With fewer young people entering the labour market and baby‐boomers retiring, many OECD countries have been looking to labour migration to help fill the expected shortfalls in labour supply over the coming decades. Although international migration is not the only
way to address these shortfalls ‐ technology, outsourcing and greater mobilisation of the domestic labour supply are others ‐ it may play an important role in satisfying needs in certain occupations and in certain countries. At the same time, labour migration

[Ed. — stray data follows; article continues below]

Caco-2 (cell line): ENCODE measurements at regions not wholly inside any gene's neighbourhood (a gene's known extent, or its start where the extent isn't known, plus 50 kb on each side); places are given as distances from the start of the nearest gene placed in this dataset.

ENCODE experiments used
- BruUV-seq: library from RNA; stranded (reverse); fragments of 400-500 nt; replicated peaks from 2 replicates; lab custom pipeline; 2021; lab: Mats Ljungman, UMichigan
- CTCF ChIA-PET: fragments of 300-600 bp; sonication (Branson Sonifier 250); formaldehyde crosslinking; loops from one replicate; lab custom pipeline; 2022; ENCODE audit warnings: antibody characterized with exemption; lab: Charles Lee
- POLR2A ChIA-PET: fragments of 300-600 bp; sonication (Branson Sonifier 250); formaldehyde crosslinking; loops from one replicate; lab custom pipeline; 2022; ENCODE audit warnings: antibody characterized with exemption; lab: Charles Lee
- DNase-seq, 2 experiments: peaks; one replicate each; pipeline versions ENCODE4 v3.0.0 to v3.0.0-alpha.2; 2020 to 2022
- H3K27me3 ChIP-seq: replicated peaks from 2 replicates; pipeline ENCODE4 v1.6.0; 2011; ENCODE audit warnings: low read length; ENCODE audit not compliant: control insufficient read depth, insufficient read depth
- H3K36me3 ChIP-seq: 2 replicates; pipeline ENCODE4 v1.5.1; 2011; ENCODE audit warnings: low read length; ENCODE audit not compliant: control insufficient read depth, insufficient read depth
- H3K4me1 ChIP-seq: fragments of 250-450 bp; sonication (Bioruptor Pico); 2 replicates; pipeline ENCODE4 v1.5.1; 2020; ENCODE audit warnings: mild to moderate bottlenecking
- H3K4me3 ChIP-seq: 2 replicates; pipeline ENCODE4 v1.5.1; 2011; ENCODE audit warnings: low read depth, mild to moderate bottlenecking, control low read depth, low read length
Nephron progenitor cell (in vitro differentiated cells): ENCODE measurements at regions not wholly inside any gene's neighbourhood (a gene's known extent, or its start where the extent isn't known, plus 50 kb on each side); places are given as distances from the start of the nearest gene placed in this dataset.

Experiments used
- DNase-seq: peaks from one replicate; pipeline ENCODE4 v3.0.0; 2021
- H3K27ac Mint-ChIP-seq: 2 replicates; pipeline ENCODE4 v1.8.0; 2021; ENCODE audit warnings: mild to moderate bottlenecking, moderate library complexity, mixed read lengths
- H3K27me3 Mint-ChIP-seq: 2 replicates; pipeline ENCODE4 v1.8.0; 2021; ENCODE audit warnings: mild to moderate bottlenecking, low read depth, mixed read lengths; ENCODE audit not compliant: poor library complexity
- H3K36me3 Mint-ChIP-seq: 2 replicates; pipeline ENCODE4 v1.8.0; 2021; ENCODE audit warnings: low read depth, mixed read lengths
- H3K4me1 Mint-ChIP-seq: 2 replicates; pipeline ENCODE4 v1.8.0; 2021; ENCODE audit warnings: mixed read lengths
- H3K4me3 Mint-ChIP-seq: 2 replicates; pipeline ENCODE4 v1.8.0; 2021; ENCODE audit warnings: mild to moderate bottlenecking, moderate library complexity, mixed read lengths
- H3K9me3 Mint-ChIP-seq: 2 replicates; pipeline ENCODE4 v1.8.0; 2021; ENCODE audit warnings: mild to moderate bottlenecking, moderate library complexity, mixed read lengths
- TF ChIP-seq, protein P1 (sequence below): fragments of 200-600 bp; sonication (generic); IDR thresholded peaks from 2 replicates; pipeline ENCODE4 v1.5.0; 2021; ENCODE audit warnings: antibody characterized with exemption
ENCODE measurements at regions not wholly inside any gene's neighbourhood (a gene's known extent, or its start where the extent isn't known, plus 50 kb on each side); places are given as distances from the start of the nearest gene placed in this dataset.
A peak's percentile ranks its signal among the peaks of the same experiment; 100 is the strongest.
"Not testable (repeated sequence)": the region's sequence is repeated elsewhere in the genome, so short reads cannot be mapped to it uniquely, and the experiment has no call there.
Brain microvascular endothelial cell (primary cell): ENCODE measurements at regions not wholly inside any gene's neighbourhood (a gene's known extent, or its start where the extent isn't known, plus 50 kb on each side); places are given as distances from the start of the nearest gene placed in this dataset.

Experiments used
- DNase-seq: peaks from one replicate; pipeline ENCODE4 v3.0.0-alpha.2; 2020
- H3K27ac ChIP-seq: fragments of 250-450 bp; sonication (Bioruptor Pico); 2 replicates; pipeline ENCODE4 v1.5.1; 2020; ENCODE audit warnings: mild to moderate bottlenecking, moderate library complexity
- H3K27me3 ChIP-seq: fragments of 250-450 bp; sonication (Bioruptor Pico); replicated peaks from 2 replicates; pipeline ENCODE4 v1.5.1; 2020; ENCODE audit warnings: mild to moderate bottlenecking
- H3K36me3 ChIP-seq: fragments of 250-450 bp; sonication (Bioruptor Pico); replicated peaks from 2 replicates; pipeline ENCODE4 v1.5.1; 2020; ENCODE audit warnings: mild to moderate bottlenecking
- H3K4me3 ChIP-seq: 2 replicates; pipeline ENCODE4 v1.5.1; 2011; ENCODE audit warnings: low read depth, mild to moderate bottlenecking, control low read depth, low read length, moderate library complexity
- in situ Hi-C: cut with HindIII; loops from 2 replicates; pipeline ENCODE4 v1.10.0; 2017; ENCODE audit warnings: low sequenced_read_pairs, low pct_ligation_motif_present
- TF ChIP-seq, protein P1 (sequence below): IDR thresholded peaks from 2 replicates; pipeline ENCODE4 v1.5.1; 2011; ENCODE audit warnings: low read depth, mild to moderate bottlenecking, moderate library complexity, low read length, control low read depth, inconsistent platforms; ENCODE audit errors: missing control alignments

management has become an imperative, because of concerns about competition with native workers and the persistence of irregular migration and because the labour market outcomes of past immigrants and their children have not always been as favourable as expected. Public opinion
in many OECD countries may not be willing to encourage further significant labour migration if these issues are not resolved.